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** Using Secrets in EMR on EKS**

Secrets can be credentials to APIs, Databases or other resources. There are various ways these secrets can be passed to your containers, some of them are pod environment variable or Kubernetes Secrets. These methods are not secure, as for environment variable, secrets are stored in clear text and any authorized user who has access to Kubernetes cluster with admin privileges can read those secrets. Storing secrets using Kubernetes secrets is also not secure because they are not encrypted and only base36 encoded.

There is a secure method to expose these secrets in EKS through the Secrets Store CSI Driver.

The Secrets Store CSI Driver integrate with a secret store like AWS Secrets manager and mount the secrets as volume that can be accessed through your application code. This document describes how to set and use AWS Secrets Manager with EMR on EKS through the Secrets Store CSI Driver.

Deploy Secrets Store CSI Drivers and AWS Secrets and Configuration Provider

Secrets Store CSI Drivers

Configure EKS Cluster with Secrets Store CSI Driver.

To learn more about AWS Secrets Manager CSI Driver you can refer to this link

helm repo add secrets-store-csi-driver \

helm install -n kube-system csi-secrets-store \
  --set syncSecret.enabled=true \
  --set enableSecretRotation=true \

Deploy the AWS Secrets and Configuration Provider to use AWS Secrets Manager

AWS Secrets and Configuration Provider

kubectl apply -f

Define the SecretProviderClass

The SecretProviderClass is how you present your secret in Kubernetes, below you find a definition of a SecretProviderClass. There are few parameters that are important:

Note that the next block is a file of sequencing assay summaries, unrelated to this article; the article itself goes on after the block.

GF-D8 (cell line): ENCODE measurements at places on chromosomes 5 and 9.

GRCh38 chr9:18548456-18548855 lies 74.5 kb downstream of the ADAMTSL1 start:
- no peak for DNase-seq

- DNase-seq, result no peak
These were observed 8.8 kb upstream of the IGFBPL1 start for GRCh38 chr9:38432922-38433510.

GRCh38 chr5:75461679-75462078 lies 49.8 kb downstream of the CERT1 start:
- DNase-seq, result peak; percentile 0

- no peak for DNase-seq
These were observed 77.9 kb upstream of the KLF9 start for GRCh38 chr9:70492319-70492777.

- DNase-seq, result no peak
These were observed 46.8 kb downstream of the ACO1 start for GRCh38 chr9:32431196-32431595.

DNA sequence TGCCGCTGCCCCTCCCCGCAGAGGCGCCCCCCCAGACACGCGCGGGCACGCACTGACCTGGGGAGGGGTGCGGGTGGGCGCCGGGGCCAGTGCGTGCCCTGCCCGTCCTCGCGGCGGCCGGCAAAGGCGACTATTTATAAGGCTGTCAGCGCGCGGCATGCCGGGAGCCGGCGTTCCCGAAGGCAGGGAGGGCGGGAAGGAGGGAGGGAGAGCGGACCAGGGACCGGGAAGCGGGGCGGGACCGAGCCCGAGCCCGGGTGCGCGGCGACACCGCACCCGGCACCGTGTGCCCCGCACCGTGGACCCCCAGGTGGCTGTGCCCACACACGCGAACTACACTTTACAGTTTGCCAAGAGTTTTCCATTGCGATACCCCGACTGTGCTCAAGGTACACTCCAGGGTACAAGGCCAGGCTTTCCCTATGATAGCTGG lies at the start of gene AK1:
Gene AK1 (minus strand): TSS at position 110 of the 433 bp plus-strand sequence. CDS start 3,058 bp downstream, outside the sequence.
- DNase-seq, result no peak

• The provider must be set to aws.
  • The objectName must be the name of the secret you want to use as defined in AWS. Here the secret is called db-creds.
  • The objectType must be set to secretsmanager.
cat > db-cred.yaml << EOF

kind: SecretProviderClass
  name: mysql-spark-secret
  provider: aws
    objects: |
        - objectName: "db-creds"
          objectType: "secretsmanager"
kubectl apply -f db-cred.yaml -n <NAMESPACE>

In the terminal apply the above command to create SecretProviderClass, The kubectl command must include the namespace where your job will be executed.

Pod Template

In the executor podtemplate you should define it as follows to mount the secret. The example below show how you can define it. There are few points that are important to mount the secret:

  • secretProviderClass: this should have the same name as the one define above. In this case it is mysql-spark-secret.
  • mountPath: Is where the secret is going to be available to the pod. In this example it will be in /var/secrets When defining the mountPath make sure you do not specify the ones reserved by EMR on EKS as defined here.
apiVersion: v1
kind: Pod

    - name: spark-kubernetes-executors
        - mountPath: "/var/secrets"
          name: mysql-cred
          readOnly: true
      - name: mysql-cred
          readOnly: true